Mazraani v. Industrial Alliance Insurance and Financial Services Inc., 2018 SCC 50: This tax court case was the subject of a Continuing Professional Development (CPD) session at the Law Society in March 2019. It dealt with, among other things, the judge’s responsibility to ensure that language rights are respected. It also addressed the lawyer’s responsibility to advise clients on the use of the language of their choice and also highlighted the language used in the testimony of witnesses. They have a duty to communicate clearly with the court, but they must also defend the interests of their clients. Finally, the decision dealt with remedy for violations. The basis of effectiveness on which the trial proceeded in English without an interpreter, even though the parties, including the lawyer did not communicate well in that language, hindered the quest for justice.
Five discussion forums
In March 2019, Mélanie Joly, the Minister of Tourism, Official Languages and Francophonie, announced consultations on the modernization of the 30-year old Official Languages Act through five discussion forums. The first forum was held in Moncton, Ontario, and focused on the promotion of culture and bilingualism. The discussions focused on the importance of culture for official language minority communities in order to encourage all Canadians to learn their second official language. To promote Canada’s bilingualism internationally, the Act must clearly indicate to new immigrants that they can integrate in French. The implementation of a five-year plan was recommended by the Commissioner of Official Languages to modernize the Official Languages Act. The consultations in Ottawa focused on the responsibility for enforcement which should be centralized at the Treasury Board, given its binding powers, and that the obligation should be extended to all of Canada. It was suggested that the obligation of judges to be fluent in both languages be introduced by eliminating the exemption from section 16 of the Official Languages Act. In Lennoxville, Quebec, the consultations focused on the possibility of increasing the capacity of federal international offices to ensure full bilingualism. There was discussion about adding language qualifications for ambassadors, and improving the retention of Francophone immigrants. In Edmonton, Alberta, there were discussions about strengthening the Minister’s powers under Part 7 of the Act; creating language clauses in each federal transfer for health, education and justice; adapting the law to the realities of the various official communities, including Aboriginal communities; and imposing fines on offending corporations. In Vancouver, B.C., there was talk of making digital services bilingual by using videoconferencing, for example; policies to support the linguistic security of official language minorities; and the creation of an advisory committee made up of minority youth.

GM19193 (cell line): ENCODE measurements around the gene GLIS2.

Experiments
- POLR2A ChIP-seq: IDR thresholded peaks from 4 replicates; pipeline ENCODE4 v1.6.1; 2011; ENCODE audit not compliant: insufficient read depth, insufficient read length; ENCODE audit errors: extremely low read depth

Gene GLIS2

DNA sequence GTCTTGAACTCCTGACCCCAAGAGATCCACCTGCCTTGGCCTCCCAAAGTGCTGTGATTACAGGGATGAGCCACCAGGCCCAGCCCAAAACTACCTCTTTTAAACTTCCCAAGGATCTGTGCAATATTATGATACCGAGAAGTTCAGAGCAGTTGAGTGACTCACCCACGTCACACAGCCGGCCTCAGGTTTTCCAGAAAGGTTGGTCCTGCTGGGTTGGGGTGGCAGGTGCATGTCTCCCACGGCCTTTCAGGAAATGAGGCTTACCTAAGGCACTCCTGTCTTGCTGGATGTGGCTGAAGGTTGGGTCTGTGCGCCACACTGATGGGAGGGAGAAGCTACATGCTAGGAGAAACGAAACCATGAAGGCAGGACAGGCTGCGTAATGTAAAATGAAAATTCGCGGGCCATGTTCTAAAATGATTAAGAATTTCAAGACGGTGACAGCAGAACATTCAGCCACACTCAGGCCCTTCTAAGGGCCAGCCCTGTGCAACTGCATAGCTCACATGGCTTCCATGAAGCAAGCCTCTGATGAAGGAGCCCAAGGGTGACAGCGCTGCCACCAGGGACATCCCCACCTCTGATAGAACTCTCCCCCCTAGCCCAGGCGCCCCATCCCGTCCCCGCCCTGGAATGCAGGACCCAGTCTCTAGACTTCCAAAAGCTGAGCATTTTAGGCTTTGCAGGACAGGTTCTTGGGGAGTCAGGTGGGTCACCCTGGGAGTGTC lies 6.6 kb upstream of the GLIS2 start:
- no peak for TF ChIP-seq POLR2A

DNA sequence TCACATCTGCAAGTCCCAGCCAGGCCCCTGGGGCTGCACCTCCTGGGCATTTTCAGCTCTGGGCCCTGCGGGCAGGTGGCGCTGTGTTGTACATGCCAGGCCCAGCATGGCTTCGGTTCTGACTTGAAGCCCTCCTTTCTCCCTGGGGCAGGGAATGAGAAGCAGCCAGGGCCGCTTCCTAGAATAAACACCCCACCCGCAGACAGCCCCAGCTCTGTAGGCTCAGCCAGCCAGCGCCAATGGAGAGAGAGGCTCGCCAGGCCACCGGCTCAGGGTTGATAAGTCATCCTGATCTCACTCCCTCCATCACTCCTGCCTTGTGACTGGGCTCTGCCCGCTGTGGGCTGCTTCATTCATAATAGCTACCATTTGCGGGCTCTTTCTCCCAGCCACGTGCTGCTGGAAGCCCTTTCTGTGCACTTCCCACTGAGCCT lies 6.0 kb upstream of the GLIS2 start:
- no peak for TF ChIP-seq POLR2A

Francophonie Act, 2019
In June 2019 in Ontario, Ottawa-Vanier MPP Nathalie Des Rosiers, who is retiring from politics, introduced Private Member’s Bill 126 to modernize the French Language Services Act, in which she proposed active offer, the designation of the entire province for bilingual services, the restoration of the Office of the French Language Services Commissioner and other important points. To be continued.
Geneviève Proulx is the French Language Service Advisor at the Law Society of Ontario. Geneviève is responsible for the provision of French translation and communications within the External Relations and Communication Department.